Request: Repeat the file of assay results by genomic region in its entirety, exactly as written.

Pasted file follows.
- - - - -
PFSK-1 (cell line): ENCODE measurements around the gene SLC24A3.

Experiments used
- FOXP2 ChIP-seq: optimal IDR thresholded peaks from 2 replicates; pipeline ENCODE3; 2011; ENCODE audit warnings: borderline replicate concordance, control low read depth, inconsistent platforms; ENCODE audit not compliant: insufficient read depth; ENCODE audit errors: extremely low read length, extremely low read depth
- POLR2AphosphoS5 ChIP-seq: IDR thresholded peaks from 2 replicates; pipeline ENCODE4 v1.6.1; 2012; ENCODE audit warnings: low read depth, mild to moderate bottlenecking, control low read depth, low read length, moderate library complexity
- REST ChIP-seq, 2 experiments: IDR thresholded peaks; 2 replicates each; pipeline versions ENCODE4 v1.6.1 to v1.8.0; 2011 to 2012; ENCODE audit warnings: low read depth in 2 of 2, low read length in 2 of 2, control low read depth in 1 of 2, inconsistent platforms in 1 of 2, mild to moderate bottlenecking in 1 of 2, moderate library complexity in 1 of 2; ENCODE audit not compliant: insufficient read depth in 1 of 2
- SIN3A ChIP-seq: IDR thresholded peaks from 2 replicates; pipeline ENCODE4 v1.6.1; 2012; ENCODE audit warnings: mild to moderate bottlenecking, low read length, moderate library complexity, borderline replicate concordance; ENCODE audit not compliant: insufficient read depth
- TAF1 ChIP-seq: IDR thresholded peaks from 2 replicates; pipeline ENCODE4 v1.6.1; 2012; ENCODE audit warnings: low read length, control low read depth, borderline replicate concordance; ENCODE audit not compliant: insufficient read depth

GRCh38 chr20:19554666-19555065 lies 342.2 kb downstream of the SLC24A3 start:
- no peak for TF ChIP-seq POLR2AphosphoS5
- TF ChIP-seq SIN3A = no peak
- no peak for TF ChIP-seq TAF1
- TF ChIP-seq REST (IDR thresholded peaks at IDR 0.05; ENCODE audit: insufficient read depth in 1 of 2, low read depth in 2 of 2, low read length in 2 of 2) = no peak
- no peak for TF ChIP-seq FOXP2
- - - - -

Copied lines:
PFSK-1 (cell line): ENCODE measurements around the gene SLC24A3.

Experiments used
- FOXP2 ChIP-seq: optimal IDR thresholded peaks from 2 replicates; pipeline ENCODE3; 2011; ENCODE audit warnings: borderline replicate concordance, control low read depth, inconsistent platforms; ENCODE audit not compliant: insufficient read depth; ENCODE audit errors: extremely low read length, extremely low read depth
- POLR2AphosphoS5 ChIP-seq: IDR thresholded peaks from 2 replicates; pipeline ENCODE4 v1.6.1; 2012; ENCODE audit warnings: low read depth, mild to moderate bottlenecking, control low read depth, low read length, moderate library complexity
- REST ChIP-seq, 2 experiments: IDR thresholded peaks; 2 replicates each; pipeline versions ENCODE4 v1.6.1 to v1.8.0; 2011 to 2012; ENCODE audit warnings: low read depth in 2 of 2, low read length in 2 of 2, control low read depth in 1 of 2, inconsistent platforms in 1 of 2, mild to moderate bottlenecking in 1 of 2, moderate library complexity in 1 of 2; ENCODE audit not compliant: insufficient read depth in 1 of 2
- SIN3A ChIP-seq: IDR thresholded peaks from 2 replicates; pipeline ENCODE4 v1.6.1; 2012; ENCODE audit warnings: mild to moderate bottlenecking, low read length, moderate library complexity, borderline replicate concordance; ENCODE audit not compliant: insufficient read depth
- TAF1 ChIP-seq: IDR thresholded peaks from 2 replicates; pipeline ENCODE4 v1.6.1; 2012; ENCODE audit warnings: low read length, control low read depth, borderline replicate concordance; ENCODE audit not compliant: insufficient read depth

GRCh38 chr20:19554666-19555065 lies 342.2 kb downstream of the SLC24A3 start:
- no peak for TF ChIP-seq POLR2AphosphoS5
- TF ChIP-seq SIN3A = no peak
- no peak for TF ChIP-seq TAF1
- TF ChIP-seq REST (IDR thresholded peaks at IDR 0.05; ENCODE audit: insufficient read depth in 1 of 2, low read depth in 2 of 2, low read length in 2 of 2) = no peak
- no peak for TF ChIP-seq FOXP2